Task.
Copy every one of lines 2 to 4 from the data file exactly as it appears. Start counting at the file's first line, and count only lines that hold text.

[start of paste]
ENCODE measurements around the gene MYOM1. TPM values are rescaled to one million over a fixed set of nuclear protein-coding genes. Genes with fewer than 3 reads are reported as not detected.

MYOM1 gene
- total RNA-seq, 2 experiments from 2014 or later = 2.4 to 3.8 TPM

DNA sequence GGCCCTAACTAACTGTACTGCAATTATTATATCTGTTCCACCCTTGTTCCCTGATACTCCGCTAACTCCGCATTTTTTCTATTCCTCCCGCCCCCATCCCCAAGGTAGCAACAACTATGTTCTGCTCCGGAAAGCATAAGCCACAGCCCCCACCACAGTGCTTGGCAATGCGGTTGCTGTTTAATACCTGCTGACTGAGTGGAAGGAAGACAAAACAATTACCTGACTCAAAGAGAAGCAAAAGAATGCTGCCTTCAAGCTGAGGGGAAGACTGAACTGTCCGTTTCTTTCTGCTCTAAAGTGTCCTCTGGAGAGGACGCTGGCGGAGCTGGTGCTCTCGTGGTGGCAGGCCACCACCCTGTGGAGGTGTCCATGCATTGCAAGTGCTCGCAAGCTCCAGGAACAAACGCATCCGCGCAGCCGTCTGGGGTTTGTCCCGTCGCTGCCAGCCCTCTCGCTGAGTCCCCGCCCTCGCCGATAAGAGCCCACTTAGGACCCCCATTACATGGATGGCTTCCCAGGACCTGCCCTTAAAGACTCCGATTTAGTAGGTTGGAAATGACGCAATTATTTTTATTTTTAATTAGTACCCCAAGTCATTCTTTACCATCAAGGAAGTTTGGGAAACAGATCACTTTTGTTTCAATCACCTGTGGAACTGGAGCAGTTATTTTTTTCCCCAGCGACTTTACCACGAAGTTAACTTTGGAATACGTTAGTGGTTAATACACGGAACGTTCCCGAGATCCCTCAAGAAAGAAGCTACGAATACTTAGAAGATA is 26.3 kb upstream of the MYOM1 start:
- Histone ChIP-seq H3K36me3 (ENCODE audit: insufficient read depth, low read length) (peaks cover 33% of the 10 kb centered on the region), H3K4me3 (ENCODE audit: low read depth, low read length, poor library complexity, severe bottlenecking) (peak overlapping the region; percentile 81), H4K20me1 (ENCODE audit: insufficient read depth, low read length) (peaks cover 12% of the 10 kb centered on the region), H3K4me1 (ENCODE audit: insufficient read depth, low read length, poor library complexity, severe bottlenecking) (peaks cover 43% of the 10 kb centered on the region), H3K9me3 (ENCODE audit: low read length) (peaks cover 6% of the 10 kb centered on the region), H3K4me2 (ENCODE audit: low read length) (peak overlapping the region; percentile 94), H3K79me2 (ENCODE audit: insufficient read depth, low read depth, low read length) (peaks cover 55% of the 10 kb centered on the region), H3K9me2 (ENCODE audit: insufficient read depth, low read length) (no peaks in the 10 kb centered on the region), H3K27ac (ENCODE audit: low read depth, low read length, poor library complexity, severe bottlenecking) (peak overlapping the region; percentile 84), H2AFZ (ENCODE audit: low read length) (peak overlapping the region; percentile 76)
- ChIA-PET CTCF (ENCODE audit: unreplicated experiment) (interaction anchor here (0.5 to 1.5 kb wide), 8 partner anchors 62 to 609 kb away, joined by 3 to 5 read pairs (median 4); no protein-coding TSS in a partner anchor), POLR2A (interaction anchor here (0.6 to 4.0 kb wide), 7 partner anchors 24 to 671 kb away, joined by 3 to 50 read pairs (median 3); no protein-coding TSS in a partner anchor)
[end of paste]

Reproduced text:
MYOM1 gene
- total RNA-seq, 2 experiments from 2014 or later = 2.4 to 3.8 TPM

DNA sequence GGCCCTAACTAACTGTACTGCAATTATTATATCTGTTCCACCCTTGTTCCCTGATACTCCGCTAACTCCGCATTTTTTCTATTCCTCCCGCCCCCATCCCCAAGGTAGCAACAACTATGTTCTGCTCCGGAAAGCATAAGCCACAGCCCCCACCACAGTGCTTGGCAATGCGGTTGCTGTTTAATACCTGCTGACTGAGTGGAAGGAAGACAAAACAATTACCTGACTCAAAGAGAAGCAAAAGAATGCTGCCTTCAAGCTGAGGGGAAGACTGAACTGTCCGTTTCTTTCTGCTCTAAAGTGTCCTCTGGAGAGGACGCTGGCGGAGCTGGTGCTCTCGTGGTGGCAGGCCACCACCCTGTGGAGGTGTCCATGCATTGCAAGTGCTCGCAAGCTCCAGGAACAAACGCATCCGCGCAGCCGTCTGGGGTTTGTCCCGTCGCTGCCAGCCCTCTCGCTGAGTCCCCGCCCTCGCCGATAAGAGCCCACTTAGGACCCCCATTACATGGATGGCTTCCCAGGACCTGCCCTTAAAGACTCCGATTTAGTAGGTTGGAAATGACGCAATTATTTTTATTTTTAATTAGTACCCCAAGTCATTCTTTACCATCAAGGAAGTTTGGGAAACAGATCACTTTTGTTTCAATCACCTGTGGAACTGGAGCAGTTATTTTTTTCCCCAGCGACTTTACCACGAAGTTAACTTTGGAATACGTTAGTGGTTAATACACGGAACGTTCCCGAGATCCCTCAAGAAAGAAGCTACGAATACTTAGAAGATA is 26.3 kb upstream of the MYOM1 start: